Wednesday, April 15, 2015
Jacksonland: A Book Review
To read Steve Inskeep's JACKSONLAND is to read about one Presidential era while surrounded by the very same underhanded skullduggery that forms America's present-day political fabric.
Andrew Jackson is a fascinating character, in large part because of his ancestry. A product of the Ulster Plantation migrated to America in search of religious freedom, he brought with him the same mindset that led to The Troubles and the oppression of Catholics in Ireland for centuries. Land taken by conquest, followed by punitive laws, worked for the British as they took the property of Catholics who refused to give up their faith. And so too did Andrew Jackson set out to take the land of the American Indian nations who happened to be living in a part of the expanding United States that Mr. Jackson wanted for his fellow whites.
The book can be dense in places, but it is well worth crawling through the forest of details to get a strong grasp of the underhanded methods employed by the Jacksonians, and the brilliant strategies employed by the Cherokee leader John Ross in doing all he could to stop the land grab.
Mr. Inskeep traces the relationship between the two warring parties from its origin, the War of 1812, when American rule over the North American continent was sealed with England's retreat from its former colonies. Andrew Jackson is shown as a ruthless man who would use any tool available to him to achieve his goal, and he used an alliance with the Cherokee in that war to further his own aims. The way in which he then turned on a former ally forms the heart of the tale, and it is not a pretty story.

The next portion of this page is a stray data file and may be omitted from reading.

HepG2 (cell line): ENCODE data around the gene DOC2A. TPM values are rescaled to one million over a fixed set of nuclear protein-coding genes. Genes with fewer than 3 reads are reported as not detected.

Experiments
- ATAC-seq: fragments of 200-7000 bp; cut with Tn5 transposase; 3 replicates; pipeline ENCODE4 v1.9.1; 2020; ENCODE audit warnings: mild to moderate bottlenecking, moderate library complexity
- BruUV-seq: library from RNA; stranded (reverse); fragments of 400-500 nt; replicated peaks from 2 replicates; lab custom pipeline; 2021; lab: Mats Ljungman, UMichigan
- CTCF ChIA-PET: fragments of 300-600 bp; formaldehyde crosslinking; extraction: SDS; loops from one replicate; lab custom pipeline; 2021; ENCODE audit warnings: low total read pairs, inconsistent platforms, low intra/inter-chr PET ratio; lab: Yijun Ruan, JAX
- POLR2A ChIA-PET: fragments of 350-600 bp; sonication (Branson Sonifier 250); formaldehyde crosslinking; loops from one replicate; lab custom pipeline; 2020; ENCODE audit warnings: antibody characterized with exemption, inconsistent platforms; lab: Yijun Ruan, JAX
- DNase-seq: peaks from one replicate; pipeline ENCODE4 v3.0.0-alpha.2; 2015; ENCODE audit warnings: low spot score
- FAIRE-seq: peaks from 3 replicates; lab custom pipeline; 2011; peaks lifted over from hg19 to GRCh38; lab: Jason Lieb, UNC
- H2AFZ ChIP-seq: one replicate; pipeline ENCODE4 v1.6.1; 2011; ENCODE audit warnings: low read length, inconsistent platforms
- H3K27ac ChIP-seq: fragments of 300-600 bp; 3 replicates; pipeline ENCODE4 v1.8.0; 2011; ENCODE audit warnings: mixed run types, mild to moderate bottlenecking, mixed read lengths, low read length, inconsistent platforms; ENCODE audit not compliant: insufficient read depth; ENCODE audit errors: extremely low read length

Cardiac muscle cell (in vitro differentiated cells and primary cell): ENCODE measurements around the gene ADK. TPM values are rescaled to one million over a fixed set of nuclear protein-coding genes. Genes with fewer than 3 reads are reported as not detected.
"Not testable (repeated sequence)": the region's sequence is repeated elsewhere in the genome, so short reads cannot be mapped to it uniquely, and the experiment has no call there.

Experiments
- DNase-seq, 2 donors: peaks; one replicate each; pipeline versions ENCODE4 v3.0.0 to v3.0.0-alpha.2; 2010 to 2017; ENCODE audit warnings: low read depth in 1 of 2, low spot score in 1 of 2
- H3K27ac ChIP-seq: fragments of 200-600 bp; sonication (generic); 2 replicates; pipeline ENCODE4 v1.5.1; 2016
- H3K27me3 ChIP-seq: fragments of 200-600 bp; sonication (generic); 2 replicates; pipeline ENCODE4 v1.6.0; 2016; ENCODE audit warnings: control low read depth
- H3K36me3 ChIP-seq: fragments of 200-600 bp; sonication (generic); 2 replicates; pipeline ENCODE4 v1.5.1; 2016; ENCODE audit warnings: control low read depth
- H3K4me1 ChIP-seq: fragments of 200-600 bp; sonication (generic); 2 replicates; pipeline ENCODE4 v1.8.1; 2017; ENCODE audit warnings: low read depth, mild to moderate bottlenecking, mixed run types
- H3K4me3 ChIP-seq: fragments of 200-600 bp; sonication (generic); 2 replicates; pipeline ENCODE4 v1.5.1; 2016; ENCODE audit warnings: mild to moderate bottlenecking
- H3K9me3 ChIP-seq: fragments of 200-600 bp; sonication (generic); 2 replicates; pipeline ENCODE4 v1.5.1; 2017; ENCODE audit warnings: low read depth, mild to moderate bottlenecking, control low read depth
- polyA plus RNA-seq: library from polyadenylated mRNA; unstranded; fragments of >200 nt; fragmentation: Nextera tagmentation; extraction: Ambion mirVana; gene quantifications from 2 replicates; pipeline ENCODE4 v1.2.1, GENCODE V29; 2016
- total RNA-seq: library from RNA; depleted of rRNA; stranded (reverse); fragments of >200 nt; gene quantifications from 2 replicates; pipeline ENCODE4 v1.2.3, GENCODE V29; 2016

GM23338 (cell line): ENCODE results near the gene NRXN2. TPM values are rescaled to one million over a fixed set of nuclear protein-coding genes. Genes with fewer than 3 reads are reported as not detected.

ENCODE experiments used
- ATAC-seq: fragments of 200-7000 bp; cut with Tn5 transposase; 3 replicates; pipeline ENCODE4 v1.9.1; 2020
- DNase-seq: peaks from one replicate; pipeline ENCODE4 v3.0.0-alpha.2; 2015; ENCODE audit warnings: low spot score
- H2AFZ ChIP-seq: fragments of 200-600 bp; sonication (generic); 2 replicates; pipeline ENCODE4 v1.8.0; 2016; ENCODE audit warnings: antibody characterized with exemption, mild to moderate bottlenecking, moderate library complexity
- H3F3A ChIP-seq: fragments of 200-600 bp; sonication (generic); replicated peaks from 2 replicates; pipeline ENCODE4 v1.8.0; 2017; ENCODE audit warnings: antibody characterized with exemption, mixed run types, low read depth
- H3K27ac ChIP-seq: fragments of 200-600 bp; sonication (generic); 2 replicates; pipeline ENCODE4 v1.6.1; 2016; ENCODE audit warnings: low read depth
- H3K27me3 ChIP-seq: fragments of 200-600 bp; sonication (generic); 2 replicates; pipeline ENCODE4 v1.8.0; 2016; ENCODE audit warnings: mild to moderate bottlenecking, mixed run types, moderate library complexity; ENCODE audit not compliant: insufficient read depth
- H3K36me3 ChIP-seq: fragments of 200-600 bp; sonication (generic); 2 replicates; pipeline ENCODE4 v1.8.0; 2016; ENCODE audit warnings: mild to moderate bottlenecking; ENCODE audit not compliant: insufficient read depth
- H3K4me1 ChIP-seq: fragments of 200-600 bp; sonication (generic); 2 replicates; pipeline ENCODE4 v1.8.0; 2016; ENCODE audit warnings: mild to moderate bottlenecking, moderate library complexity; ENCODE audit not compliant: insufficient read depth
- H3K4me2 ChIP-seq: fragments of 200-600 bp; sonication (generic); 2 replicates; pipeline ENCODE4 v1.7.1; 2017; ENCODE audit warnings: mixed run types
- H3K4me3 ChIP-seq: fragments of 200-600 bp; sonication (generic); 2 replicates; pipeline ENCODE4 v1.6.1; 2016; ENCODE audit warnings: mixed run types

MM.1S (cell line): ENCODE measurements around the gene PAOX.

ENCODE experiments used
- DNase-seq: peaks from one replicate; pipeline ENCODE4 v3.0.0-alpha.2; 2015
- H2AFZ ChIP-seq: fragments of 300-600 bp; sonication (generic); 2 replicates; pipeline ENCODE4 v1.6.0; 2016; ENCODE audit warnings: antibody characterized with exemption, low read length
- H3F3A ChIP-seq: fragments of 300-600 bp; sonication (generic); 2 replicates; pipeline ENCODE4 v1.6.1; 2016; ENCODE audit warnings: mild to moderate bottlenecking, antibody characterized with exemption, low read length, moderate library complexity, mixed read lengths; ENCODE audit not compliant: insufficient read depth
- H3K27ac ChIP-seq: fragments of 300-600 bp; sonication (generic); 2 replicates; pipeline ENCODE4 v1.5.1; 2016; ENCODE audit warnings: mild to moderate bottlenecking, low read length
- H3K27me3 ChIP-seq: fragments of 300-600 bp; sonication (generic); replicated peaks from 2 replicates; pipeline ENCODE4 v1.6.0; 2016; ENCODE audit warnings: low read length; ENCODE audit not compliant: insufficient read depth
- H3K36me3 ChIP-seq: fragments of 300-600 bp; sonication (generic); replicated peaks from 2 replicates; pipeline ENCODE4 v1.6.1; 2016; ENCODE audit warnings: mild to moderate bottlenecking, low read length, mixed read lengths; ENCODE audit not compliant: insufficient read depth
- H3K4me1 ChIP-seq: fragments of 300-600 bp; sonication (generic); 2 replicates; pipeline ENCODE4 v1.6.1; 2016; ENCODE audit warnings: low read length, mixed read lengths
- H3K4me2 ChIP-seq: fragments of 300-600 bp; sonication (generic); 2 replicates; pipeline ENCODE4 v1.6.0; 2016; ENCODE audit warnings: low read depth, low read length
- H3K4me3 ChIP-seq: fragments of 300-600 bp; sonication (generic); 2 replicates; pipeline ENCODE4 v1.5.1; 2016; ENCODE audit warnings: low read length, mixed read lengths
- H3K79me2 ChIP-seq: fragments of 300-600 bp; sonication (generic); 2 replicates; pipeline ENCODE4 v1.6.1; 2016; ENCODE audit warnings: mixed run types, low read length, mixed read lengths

The author does not shy away from presenting a less-than-admirable treatment of the real estate sales that Jackson arranged to his own benefit, making himself wealthy in the process, leaving the natives to an ever-shrinking world. Honesty between whites and Indians was not seen as a necessary component in business transactions for those who saw pots of gold strewn across Cherokee territory.
Indeed, the book is a litany of abuse that was accepted by those who believed that they had a right to land. Where the past meets the present is in Jackson's complete disregard for the law, including a refusal to abide by a Supreme Court ruling on the rights of the Cherokee to not be forced off their homeland.
JACKSONLAND is a very timely read in this era of political gamesmanship, with various tribes in use as pawns by politicians who seek to retain the power they hold. At the same time it is a history that has its roots in Ireland, where a similar scenario played out and followed the same path charted by another mighty empire that sought to wipe out the existing culture.
The book is worth reading for its lessons in history, which tend to repeat because so much of the history has been forgotten.
(Dear FTC: My copy of JACKSONLAND was provided by Penguin's First To Read Programme. In case you're wondering.)